After Green Revolution, it has been expected that most of the developing countries have earned huge success and self-sufficiency to produce more agricultural; products. However, this primary sector has faced various problems in recent times due to global warming and also due to changing pattern of business in the world market and as a consequence, total production of a state has decreased significantly. In most of the developing countries, climate plays a vital role for producing crops. Other activities related to agricultural sector, like fishery, also can be affected due the change of climate (Fellmann et al. 2018). However, due to global warming, climate of a nation is changing drastically and for this, growth of crops have affected adversely. For instance, due to this environmental changes, some natural phenomenon, like drought, flood and heavy rain, have hampered the productivity of crops and other agricultural activities. Thus, global warming has become one of the major issues for each country, worldwide. Moreover, the share of primary sector to the GDP is very low in developed countries compare to other sectors, that is, secondary and tertiary sectors (Tombe 2015). On the other side, most of the developing countries are also shifting their economy toward manufacturing and service sectors, to increase national income and to earn economic development. Consequently, the demand for agriculture is decreasing in those countries. In addition to this, by exporting industrial products and services, a country can earn higher amount of revenue, compare to that from agricultural sectors, which in turn, is favourable for the country’s terms of trade.

Hence, for all those consequences, the agriculture is facing various difficulties and as a remedy, government intervention is essential. To protect environmental degradation, the government can take various policies, based on which, excessive use of chemical fertilisers, ground water and surface water can be prohibited (Chabbi et al. 2017). Moreover, to promote the agricultural products in international market, the government can provide subsidies to those agro-based products, which have huge demand in international markets, like tea, rice, coffee and so on.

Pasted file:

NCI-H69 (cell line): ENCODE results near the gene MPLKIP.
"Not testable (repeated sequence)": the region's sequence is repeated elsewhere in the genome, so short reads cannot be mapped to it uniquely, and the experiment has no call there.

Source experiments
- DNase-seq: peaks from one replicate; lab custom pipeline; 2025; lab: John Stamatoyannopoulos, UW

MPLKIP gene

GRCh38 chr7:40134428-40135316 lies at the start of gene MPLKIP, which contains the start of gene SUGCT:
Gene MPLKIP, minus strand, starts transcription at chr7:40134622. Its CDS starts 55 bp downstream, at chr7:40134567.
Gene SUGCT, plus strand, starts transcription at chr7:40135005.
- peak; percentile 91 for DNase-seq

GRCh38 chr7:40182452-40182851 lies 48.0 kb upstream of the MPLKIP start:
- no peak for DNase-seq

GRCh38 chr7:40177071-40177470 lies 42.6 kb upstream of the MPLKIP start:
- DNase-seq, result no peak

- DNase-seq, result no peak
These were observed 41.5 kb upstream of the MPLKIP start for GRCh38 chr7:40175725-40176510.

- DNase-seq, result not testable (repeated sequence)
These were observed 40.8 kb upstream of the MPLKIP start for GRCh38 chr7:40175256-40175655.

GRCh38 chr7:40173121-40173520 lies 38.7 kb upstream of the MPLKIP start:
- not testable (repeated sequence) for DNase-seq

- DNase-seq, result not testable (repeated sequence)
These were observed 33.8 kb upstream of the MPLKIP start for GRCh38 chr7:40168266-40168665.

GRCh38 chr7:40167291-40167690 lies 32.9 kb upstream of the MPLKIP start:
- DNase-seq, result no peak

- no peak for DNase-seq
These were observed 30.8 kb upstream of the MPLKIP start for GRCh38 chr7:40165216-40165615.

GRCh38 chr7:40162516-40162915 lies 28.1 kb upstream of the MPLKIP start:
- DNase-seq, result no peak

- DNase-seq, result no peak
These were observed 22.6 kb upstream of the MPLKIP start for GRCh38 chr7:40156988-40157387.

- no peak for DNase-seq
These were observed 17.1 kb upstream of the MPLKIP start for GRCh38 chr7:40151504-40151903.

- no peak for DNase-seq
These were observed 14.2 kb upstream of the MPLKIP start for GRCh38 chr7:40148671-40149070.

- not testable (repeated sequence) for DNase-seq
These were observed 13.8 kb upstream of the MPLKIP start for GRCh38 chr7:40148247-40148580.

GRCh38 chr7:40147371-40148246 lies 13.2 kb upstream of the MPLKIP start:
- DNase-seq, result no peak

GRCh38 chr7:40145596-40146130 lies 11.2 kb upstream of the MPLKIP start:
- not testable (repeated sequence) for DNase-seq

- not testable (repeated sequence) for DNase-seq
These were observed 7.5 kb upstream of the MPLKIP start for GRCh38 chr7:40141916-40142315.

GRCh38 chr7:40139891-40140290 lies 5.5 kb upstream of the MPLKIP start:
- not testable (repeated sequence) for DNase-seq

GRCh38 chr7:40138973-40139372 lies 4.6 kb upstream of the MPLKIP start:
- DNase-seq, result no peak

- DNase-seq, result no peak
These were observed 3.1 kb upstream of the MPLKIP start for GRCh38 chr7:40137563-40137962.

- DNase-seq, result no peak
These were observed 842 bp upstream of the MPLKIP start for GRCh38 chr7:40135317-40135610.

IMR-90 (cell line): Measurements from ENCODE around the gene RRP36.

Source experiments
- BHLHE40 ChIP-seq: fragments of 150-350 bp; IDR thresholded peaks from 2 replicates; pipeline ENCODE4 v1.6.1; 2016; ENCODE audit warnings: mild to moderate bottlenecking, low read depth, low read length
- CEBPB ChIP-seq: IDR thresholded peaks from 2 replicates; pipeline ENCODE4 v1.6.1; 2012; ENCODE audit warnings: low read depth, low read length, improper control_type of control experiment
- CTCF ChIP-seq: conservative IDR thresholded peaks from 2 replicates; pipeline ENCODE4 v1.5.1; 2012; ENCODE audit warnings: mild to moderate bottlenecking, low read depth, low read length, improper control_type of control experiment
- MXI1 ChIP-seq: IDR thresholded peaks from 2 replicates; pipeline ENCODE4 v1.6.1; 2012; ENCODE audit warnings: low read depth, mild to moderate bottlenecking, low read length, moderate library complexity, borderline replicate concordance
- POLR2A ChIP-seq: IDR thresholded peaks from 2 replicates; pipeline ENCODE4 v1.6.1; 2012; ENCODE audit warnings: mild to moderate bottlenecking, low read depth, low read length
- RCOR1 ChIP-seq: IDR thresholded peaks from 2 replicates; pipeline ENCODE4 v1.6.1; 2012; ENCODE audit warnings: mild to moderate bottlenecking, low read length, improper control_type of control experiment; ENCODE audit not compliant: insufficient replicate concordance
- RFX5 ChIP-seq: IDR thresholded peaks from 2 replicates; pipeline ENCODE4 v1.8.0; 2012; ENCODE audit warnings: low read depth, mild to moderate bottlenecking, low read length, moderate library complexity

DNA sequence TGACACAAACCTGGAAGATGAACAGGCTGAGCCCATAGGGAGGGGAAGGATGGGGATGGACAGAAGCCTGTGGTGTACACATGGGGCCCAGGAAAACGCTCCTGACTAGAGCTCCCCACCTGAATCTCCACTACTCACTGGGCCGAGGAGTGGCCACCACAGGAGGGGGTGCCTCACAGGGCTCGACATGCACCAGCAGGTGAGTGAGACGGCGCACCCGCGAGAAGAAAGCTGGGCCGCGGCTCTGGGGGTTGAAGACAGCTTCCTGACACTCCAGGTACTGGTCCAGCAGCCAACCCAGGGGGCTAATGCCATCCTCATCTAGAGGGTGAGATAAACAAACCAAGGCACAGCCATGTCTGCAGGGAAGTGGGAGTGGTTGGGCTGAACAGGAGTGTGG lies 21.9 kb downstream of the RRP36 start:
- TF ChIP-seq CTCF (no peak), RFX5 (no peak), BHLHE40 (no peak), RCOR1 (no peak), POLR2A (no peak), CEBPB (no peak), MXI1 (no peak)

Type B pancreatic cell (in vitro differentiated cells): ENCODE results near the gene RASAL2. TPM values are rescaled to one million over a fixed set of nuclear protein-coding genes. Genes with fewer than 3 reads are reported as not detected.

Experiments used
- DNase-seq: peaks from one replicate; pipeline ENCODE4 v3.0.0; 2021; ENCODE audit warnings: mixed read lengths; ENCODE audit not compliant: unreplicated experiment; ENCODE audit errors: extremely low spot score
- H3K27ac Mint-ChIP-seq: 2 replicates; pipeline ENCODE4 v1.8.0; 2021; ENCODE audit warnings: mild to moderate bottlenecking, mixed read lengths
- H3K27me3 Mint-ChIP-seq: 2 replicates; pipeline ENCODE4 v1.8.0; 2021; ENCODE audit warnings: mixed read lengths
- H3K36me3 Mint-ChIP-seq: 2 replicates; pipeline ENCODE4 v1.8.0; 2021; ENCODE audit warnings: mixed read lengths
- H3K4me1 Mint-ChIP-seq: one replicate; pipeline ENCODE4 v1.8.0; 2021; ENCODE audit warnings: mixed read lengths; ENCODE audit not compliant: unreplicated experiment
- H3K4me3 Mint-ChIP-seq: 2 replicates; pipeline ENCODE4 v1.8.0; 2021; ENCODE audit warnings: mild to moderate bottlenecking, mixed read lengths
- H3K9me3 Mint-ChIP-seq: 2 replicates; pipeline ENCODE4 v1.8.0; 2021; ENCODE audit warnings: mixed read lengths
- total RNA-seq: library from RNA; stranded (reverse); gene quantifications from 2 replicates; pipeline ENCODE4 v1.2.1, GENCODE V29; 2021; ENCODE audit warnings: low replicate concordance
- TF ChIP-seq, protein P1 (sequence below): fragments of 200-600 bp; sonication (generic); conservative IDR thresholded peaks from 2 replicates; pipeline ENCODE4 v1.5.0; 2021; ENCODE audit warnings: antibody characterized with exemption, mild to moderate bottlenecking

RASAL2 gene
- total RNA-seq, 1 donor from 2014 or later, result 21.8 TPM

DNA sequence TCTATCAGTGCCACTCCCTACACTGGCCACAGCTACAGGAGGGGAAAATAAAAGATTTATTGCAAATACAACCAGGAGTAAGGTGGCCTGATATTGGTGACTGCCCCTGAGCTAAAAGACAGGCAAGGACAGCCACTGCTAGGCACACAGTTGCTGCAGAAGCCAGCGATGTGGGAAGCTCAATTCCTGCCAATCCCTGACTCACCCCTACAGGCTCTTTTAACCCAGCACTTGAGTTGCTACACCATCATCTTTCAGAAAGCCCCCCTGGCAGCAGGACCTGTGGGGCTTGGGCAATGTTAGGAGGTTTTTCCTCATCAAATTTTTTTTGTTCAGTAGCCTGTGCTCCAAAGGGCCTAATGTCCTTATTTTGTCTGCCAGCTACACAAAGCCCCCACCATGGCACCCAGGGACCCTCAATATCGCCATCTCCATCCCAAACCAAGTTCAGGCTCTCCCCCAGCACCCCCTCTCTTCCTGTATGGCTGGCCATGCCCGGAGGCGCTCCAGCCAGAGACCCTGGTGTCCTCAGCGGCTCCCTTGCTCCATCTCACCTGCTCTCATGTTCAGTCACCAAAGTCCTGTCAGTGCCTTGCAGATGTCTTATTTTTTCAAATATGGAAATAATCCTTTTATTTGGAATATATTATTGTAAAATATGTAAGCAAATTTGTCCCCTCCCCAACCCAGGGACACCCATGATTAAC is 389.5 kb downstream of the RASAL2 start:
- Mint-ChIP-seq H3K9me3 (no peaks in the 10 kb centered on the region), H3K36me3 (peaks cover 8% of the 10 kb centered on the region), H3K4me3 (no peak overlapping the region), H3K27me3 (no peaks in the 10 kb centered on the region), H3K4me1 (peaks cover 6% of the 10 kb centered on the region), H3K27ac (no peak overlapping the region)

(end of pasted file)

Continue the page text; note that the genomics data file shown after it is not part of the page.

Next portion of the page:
Challenges Faced by the Agricultural Sector in Taiwan

According to the government report of Taiwan, the country is experiencing major changes regarding the climate as the average temperature of that country is increasing significantly. Due to heavy industrialisation, the country is suffering from some major environmental problems, like acid rain, floods and droughts, which in turn, has negatively influenced the daily life Taiwan, including farmers (Havlík et al 2015). Hence, the government is encouraging them to produce fruits and vegetables, which have high value in the international market. Moreover, it can be beneficial for farmers if the government implement property insurance on agricultural land to protect them from any natural disasters (Lawry 2017). The country has also experienced some obstacles to exporting agricultural products in international market. After joining the WTO, the country has obtained opportunities to export agricultural goods in international market. The government of the country has also implemented some policies to promote agricultural business in the international market to obtain sustainable development (Wang et al. 2017). However, due to changing business strategy in international market, the country has been facing various difficulties, for instance, free trade agreement with other countries and competition in international market. Thus, except cereals, the amount of other agricultural products is decreasing over the years (Song and Gao 2018).

The country has faced a series of land reforms between 1949 and 1953, which in turn, has helped the country to develop its economical conditions subsequently (Ng?c 2015). The present political conditions in domestic and international economy have helped to implement this reform successfully.

Conclusion: